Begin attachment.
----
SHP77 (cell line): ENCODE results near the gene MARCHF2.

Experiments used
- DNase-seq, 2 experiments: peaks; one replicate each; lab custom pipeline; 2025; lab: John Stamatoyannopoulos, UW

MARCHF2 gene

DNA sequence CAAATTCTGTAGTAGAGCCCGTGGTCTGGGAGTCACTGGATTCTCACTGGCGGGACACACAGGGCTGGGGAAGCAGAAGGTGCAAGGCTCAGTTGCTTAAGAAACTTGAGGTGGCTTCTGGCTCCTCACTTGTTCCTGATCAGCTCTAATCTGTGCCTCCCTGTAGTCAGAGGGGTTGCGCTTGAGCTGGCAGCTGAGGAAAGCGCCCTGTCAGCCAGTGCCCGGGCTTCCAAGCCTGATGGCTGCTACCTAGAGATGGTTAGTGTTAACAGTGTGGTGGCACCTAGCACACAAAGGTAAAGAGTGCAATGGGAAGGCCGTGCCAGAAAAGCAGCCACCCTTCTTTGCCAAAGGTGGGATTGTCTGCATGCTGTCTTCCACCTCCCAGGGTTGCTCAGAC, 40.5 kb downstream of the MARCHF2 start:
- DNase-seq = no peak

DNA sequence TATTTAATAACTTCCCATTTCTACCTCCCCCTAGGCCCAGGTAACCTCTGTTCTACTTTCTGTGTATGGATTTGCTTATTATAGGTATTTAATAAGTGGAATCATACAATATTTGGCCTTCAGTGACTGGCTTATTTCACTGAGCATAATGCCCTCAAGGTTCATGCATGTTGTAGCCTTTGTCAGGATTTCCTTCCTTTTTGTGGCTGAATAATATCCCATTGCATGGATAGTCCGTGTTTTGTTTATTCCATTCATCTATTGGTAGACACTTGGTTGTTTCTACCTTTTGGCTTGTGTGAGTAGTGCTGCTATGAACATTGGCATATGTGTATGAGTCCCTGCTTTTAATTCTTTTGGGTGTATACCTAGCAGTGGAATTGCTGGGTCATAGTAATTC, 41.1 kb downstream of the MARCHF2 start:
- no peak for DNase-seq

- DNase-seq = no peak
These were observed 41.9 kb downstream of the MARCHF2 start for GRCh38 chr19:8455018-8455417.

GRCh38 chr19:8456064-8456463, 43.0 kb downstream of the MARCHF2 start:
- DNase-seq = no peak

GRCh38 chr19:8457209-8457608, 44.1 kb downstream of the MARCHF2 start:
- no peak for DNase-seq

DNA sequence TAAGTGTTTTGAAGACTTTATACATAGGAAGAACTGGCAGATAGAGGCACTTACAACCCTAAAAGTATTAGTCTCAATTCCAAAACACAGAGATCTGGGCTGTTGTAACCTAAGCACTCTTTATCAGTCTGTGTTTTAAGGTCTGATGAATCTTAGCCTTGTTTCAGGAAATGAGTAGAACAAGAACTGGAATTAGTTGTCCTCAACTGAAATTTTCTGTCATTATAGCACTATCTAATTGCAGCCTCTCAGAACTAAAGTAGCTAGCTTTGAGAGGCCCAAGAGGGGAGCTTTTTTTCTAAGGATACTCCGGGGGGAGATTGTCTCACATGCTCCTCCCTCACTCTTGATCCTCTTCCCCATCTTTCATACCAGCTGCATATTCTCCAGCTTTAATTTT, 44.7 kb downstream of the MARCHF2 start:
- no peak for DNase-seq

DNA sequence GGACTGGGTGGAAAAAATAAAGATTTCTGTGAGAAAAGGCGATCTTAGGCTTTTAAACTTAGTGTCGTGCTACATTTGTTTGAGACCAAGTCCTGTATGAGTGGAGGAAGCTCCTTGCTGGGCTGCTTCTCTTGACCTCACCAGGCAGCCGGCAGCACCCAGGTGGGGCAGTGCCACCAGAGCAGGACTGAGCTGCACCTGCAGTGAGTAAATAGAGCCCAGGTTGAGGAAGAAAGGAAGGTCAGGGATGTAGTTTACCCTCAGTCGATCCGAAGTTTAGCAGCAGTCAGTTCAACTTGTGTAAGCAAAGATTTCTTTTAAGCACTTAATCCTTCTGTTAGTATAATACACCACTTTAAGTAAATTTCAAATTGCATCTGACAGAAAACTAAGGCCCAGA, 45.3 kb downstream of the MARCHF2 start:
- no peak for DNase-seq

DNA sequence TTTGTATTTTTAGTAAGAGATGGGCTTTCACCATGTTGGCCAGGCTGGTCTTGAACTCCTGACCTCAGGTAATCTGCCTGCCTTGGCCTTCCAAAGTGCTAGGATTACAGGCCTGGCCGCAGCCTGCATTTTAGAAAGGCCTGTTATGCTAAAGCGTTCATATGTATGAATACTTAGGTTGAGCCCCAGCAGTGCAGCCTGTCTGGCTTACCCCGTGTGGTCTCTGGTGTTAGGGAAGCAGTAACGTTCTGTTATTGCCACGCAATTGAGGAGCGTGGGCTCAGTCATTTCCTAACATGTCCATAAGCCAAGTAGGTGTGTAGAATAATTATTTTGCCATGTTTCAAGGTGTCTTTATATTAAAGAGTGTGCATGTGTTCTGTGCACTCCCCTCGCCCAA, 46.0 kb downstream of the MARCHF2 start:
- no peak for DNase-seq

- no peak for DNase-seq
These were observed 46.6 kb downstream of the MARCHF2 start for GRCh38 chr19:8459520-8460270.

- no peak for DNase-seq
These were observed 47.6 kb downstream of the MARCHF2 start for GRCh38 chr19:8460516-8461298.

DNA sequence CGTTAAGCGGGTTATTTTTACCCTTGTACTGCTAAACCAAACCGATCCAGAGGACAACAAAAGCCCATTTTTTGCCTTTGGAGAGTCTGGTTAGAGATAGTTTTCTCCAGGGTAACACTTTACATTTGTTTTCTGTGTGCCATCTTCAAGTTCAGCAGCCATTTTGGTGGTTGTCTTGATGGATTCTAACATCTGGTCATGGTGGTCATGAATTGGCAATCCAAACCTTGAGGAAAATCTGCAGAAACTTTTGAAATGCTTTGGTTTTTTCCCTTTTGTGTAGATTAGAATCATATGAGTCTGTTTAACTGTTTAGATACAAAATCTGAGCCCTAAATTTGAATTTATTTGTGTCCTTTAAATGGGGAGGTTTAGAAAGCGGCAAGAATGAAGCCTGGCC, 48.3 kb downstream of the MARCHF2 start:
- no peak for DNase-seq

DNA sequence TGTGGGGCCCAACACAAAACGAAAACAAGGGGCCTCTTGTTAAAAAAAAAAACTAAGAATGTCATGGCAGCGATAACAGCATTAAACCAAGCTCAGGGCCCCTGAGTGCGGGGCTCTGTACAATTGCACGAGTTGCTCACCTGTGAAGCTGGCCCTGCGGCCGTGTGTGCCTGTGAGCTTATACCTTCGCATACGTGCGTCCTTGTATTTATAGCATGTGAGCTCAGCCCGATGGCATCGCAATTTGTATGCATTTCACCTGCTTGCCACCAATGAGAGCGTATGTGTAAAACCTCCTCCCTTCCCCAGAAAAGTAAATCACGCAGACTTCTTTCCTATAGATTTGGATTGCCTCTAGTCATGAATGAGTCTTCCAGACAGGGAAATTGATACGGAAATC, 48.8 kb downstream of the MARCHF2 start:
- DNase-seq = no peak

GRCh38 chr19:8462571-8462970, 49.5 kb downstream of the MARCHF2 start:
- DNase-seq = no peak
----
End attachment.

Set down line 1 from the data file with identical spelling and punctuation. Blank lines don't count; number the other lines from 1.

SHP77 (cell line): ENCODE results near the gene MARCHF2.